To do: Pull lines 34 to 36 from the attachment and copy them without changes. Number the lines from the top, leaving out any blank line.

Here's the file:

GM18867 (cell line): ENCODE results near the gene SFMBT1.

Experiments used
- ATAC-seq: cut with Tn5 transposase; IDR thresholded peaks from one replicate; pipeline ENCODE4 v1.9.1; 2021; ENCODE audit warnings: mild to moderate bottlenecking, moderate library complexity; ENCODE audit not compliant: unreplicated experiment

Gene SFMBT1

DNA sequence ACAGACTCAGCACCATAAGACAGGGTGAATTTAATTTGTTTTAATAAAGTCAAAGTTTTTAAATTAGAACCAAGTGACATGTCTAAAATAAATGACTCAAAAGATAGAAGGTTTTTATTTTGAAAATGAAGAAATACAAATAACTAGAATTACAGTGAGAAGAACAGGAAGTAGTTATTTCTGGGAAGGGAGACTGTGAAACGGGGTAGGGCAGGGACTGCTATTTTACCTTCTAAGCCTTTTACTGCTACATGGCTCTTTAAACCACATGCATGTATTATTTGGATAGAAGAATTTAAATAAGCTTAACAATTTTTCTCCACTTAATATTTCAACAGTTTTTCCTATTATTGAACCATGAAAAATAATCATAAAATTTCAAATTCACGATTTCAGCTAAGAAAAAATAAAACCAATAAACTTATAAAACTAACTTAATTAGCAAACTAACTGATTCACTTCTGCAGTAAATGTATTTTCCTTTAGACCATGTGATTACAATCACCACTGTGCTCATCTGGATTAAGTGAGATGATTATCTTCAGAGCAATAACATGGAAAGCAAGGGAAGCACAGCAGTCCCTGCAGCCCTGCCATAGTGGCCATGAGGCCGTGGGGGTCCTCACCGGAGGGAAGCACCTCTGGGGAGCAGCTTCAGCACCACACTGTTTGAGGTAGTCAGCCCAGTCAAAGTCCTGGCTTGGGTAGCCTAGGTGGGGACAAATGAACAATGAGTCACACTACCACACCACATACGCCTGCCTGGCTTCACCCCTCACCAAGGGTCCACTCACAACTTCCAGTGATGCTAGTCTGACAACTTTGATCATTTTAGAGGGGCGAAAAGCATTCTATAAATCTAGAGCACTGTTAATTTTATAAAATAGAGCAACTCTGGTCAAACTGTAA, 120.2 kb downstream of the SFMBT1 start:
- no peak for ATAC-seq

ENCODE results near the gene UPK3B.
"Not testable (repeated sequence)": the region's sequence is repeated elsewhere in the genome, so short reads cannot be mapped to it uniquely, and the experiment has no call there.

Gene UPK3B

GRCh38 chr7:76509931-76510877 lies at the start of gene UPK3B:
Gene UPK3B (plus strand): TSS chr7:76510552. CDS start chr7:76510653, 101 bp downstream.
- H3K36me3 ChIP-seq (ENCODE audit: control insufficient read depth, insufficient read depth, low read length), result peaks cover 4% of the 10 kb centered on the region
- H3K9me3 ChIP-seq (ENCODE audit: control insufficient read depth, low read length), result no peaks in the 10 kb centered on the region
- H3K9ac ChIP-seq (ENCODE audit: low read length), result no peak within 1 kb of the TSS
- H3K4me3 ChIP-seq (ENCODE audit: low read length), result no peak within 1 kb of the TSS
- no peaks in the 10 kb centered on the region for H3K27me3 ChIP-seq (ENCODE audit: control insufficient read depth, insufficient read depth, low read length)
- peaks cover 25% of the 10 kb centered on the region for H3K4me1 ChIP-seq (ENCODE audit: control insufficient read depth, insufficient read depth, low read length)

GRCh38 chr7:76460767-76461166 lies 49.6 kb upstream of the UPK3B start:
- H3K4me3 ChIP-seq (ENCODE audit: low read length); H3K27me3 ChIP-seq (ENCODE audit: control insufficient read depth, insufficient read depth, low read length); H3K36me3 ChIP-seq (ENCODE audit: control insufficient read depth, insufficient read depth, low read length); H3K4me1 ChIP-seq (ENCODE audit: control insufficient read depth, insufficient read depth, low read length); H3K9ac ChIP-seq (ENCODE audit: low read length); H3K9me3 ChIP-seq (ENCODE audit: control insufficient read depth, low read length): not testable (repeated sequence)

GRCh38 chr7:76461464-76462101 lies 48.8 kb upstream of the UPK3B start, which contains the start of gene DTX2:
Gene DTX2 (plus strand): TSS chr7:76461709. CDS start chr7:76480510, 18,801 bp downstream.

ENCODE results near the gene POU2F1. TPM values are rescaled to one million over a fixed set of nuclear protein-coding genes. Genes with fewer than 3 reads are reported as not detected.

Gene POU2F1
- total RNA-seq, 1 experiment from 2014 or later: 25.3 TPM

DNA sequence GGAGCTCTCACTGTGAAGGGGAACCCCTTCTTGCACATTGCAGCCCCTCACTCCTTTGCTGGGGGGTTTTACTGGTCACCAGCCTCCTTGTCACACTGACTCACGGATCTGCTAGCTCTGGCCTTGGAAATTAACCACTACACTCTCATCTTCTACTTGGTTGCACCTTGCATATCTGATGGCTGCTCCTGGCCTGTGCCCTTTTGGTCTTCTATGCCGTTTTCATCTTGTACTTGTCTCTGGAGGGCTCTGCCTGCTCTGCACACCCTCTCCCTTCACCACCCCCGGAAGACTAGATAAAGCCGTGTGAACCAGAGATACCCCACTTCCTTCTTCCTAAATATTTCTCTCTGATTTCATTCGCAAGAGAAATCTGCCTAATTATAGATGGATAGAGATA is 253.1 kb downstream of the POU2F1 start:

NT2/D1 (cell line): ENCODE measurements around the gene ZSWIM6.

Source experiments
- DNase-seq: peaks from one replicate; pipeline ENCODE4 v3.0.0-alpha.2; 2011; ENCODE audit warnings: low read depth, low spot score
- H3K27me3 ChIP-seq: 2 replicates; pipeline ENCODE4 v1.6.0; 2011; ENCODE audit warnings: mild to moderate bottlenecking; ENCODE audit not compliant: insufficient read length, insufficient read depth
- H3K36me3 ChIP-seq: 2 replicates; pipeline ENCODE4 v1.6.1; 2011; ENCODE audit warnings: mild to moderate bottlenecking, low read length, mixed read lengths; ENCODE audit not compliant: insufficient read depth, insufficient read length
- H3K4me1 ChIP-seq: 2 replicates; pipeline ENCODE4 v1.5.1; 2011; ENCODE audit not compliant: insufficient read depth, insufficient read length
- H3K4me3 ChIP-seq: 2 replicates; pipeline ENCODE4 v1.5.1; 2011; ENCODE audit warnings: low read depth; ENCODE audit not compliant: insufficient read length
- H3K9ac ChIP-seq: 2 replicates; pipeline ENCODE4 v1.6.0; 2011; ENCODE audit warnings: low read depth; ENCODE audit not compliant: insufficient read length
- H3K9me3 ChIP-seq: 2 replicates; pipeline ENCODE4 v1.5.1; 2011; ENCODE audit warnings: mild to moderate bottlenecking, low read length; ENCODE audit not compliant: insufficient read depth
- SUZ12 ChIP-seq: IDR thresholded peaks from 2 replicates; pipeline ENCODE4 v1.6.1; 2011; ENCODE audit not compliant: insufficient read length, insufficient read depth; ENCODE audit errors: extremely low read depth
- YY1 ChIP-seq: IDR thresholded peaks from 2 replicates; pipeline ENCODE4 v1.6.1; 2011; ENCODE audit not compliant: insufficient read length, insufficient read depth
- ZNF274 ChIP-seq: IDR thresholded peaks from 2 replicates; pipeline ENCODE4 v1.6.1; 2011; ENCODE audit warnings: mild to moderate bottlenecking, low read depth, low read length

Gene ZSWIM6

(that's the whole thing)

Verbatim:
- H3K9me3 ChIP-seq: 2 replicates; pipeline ENCODE4 v1.5.1; 2011; ENCODE audit warnings: mild to moderate bottlenecking, low read length; ENCODE audit not compliant: insufficient read depth
- SUZ12 ChIP-seq: IDR thresholded peaks from 2 replicates; pipeline ENCODE4 v1.6.1; 2011; ENCODE audit not compliant: insufficient read length, insufficient read depth; ENCODE audit errors: extremely low read depth
- YY1 ChIP-seq: IDR thresholded peaks from 2 replicates; pipeline ENCODE4 v1.6.1; 2011; ENCODE audit not compliant: insufficient read length, insufficient read depth